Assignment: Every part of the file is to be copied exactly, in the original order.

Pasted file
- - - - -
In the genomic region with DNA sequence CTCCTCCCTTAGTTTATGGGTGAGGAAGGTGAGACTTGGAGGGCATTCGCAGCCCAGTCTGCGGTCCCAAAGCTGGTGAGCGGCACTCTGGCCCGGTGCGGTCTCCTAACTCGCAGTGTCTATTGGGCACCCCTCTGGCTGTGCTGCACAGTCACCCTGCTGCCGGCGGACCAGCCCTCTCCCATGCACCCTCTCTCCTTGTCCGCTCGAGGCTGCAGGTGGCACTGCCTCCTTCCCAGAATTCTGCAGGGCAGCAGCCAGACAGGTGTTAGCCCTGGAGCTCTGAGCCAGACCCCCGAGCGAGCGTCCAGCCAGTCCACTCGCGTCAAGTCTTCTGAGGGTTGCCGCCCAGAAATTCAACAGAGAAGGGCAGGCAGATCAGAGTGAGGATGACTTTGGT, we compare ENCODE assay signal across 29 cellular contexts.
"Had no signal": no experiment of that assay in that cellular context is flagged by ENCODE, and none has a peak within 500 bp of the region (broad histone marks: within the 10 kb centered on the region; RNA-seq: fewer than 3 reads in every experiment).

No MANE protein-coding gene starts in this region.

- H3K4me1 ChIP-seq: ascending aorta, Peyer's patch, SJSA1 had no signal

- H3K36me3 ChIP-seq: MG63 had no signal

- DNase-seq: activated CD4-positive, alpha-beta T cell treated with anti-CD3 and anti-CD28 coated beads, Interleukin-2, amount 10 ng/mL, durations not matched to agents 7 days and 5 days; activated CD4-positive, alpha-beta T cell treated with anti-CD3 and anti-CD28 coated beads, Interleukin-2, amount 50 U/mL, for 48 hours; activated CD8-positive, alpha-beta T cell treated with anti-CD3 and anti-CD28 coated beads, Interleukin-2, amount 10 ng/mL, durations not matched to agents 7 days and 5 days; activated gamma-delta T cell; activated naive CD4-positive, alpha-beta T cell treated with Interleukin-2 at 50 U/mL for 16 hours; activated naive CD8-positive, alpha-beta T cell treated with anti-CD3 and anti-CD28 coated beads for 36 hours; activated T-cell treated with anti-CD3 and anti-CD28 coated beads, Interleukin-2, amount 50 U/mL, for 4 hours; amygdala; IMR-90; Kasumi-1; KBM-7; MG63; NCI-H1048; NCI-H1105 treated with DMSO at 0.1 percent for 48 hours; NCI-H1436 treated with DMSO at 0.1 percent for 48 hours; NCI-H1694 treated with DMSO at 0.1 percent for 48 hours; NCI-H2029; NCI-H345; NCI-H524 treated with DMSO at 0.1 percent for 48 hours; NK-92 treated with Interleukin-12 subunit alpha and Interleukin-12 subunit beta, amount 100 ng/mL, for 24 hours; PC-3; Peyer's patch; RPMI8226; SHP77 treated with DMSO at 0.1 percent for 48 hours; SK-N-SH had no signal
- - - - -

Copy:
In the genomic region with DNA sequence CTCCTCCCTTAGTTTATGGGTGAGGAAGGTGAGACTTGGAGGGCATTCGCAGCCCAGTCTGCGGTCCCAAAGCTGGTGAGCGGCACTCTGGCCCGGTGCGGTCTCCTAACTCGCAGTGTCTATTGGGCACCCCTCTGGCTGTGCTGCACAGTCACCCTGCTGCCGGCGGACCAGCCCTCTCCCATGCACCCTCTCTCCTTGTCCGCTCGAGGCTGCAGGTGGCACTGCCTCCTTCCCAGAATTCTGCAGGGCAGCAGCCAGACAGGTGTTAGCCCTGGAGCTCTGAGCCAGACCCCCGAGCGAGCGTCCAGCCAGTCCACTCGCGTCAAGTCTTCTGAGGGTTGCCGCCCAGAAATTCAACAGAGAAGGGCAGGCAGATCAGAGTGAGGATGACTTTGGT, we compare ENCODE assay signal across 29 cellular contexts.
"Had no signal": no experiment of that assay in that cellular context is flagged by ENCODE, and none has a peak within 500 bp of the region (broad histone marks: within the 10 kb centered on the region; RNA-seq: fewer than 3 reads in every experiment).

No MANE protein-coding gene starts in this region.

- H3K4me1 ChIP-seq: ascending aorta, Peyer's patch, SJSA1 had no signal

- H3K36me3 ChIP-seq: MG63 had no signal

- DNase-seq: activated CD4-positive, alpha-beta T cell treated with anti-CD3 and anti-CD28 coated beads, Interleukin-2, amount 10 ng/mL, durations not matched to agents 7 days and 5 days; activated CD4-positive, alpha-beta T cell treated with anti-CD3 and anti-CD28 coated beads, Interleukin-2, amount 50 U/mL, for 48 hours; activated CD8-positive, alpha-beta T cell treated with anti-CD3 and anti-CD28 coated beads, Interleukin-2, amount 10 ng/mL, durations not matched to agents 7 days and 5 days; activated gamma-delta T cell; activated naive CD4-positive, alpha-beta T cell treated with Interleukin-2 at 50 U/mL for 16 hours; activated naive CD8-positive, alpha-beta T cell treated with anti-CD3 and anti-CD28 coated beads for 36 hours; activated T-cell treated with anti-CD3 and anti-CD28 coated beads, Interleukin-2, amount 50 U/mL, for 4 hours; amygdala; IMR-90; Kasumi-1; KBM-7; MG63; NCI-H1048; NCI-H1105 treated with DMSO at 0.1 percent for 48 hours; NCI-H1436 treated with DMSO at 0.1 percent for 48 hours; NCI-H1694 treated with DMSO at 0.1 percent for 48 hours; NCI-H2029; NCI-H345; NCI-H524 treated with DMSO at 0.1 percent for 48 hours; NK-92 treated with Interleukin-12 subunit alpha and Interleukin-12 subunit beta, amount 100 ng/mL, for 24 hours; PC-3; Peyer's patch; RPMI8226; SHP77 treated with DMSO at 0.1 percent for 48 hours; SK-N-SH had no signal